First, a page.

I’m not sure as to the early history of this church but it has been home to the Holy Temple Church of Jesus Christ of the Apostolic Faith for at least ten years. I first photographed it in 2007.
Tag Archives: Churches of Ware County GA
Now known as Antioch First Baptist Church, this was built by the congregation of the First African Baptist Church, who were the first and “mother” church of all the other African-American Baptist congregations in the area. It has its origins in a group of ex-slaves who were first organized as Zion African Baptist Church in 1870. Reverend Frank S. Hazzard was the first pastor. He was the founder in 1880 of the first private school for black children in Ware County, known as Hazzard Hill Baptist School. After meeting in a log cabin for many years, they built a more substantial frame church around the turn of the century. It was destroyed by a storm just a few years later and the present structure was built to replace it in 1905.
National Register of Historic Places
The South Georgia Conference of the United Methodist Church notes: Shortly after the town of Waresboro was settled, there were Methodists gathered for services. In the early records, the preacher from the Waresboro Circuit preached at the beginning of the church in Waycross…It was as part of the Waresboro Mission that the first services were held in Waycross. In 1888, this church was organized; Reverend J. G. Stern was the first pastor. There were 17 members and they met in a new building. The present frame building was built in 1935.
This congregation was still active in 1974, when they held their centennial, but I don’t know when it disbanded, nor do I know when the fire damage that partially gutted the roof occurred. Ezekiel New Congregational Methodist, as well as the old Ruskin Church and the old Trinity Methodist in downtown Waycross (now demolished) are, in my opinion, all the work of the same builder. J. Gregory Smith writes: Once as a child, I marveled at a 10 foot rattle snake that was hung on a pole on the highway in front of the church. My grandmother, Mina Jordan Smith once ran a filling station and grocery in Dixie-Union . In later years. my cousin Twiman Smith ran a store just down the road.Good memories!!
Leigh Nelson shared this wonderful historic photo, likely made during a revival or homecoming. She is unsure of the date but some of her relatives were part of the congregation. Do not share without credit to her.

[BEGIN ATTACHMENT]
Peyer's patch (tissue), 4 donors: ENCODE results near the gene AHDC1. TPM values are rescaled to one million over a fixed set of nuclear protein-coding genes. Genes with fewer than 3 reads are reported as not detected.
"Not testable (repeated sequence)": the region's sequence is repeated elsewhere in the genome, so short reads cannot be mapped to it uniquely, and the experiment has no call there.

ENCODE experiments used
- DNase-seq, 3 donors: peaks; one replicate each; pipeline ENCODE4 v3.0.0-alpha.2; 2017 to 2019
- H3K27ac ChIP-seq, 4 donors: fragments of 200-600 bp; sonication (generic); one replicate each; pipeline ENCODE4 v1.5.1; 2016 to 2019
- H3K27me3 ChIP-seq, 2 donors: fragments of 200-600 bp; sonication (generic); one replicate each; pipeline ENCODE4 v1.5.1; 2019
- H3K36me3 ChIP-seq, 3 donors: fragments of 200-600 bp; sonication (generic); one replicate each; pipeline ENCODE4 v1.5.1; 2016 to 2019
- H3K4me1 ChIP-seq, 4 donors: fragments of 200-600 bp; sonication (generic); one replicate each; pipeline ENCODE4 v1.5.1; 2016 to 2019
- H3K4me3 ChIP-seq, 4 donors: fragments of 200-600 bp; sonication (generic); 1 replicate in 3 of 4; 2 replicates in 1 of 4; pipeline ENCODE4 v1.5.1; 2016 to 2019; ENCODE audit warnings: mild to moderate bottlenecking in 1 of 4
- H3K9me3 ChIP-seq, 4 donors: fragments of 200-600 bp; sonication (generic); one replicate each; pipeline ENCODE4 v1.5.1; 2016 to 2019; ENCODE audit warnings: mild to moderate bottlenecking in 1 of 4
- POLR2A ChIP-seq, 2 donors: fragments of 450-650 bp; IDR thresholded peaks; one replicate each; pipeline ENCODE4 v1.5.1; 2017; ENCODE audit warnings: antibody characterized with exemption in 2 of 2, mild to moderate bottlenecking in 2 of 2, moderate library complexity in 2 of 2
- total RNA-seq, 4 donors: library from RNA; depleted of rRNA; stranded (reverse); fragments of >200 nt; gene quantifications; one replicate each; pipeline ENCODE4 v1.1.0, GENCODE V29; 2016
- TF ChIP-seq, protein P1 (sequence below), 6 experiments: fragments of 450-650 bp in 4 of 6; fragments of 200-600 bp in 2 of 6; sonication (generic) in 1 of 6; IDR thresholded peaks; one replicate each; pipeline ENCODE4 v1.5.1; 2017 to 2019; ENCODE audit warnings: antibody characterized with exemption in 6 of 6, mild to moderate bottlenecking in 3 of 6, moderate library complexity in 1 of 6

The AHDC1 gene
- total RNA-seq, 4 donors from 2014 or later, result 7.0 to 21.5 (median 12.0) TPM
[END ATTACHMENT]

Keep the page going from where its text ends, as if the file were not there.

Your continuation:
Thanks to Anna Gay Leavitt for helping me locate this church.
The South Georgia Conference of the United Methodist Church notes: This church was organized on March 25, 1888, under the oak trees at the home of William Manning Denton, with Rev. J. G. Ahern as pastor. The earliest members brought their own cowhide-bottom chairs to meet under the oak trees. The original building was made from wood sawed from logs at Denton Sawmill and the same building is still in use, having been remodeled in 1935, 1954 and 1976…
No specific date for the construction is noted, but it would be safe to assume that it was built within a few years of the organization, sometime in the early 1890s.
Colonization movements were very popular in that last decade of the 19th century, bringing large numbers of people with shared values together to create a world of their own vision. Ruskin was an example of such a place, named for John Ruskin who came from England with the hopes of establishing an agrarian utopia. Founded in 1898, the colony survived for just three years before individuals decided to go their own way. Some reports suggest that Ruskin was a large and thriving community, though much of this seems apocryphal, considering the community was attempting to attract settlers. (I’d like to thank Sharman Southall, historian for the Georgia Department of Transportation, for bringing much of this history to my attention). The church predates the Ruskin experiment by a few years. It’s thought to have been built by a Methodist congregation serving the nearby lost community of Duke but will likely be known forever as the Old Ruskin Church. It has recently been restored and is well-maintained to this day. Its survival of historic wildfires a few years ago is nothing short of miraculous and is quite inspiring.